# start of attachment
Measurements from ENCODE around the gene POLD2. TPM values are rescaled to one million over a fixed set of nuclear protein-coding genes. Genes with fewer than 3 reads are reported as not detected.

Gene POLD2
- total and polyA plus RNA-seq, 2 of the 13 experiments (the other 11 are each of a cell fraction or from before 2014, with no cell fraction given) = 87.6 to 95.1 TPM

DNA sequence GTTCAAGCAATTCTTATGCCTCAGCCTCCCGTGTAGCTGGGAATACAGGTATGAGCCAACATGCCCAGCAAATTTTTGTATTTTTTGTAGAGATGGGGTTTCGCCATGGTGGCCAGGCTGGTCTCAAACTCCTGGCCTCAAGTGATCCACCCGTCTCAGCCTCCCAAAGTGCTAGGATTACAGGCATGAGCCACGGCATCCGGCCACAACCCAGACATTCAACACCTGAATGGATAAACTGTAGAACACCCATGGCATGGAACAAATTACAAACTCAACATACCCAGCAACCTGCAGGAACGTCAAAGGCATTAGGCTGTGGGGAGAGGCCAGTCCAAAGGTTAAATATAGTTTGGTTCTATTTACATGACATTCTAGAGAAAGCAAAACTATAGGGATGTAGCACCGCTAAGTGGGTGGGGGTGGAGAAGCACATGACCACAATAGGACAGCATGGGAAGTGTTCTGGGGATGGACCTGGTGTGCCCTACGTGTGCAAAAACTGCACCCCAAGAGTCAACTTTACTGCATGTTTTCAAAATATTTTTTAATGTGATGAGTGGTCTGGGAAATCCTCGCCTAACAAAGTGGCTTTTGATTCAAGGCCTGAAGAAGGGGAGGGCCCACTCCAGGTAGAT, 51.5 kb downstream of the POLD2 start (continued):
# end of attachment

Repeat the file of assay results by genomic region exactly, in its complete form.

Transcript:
Measurements from ENCODE around the gene POLD2. TPM values are rescaled to one million over a fixed set of nuclear protein-coding genes. Genes with fewer than 3 reads are reported as not detected.

Gene POLD2
- total and polyA plus RNA-seq, 2 of the 13 experiments (the other 11 are each of a cell fraction or from before 2014, with no cell fraction given) = 87.6 to 95.1 TPM

DNA sequence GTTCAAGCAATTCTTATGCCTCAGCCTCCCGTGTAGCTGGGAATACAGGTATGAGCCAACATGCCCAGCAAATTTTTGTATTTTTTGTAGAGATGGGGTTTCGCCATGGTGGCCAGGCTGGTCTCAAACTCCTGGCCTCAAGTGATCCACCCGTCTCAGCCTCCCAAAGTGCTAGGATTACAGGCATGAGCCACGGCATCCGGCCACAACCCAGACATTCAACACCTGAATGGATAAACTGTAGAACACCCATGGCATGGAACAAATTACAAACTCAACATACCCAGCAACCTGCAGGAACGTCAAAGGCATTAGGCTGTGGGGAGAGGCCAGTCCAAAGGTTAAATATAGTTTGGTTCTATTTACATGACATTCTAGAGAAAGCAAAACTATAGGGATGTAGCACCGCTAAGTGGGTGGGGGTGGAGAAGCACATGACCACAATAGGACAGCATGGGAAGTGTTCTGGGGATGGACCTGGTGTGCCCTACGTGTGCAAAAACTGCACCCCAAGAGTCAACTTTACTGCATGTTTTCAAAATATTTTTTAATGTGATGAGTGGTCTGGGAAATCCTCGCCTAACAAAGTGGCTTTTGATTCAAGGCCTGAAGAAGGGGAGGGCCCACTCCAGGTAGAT, 51.5 kb downstream of the POLD2 start (continued):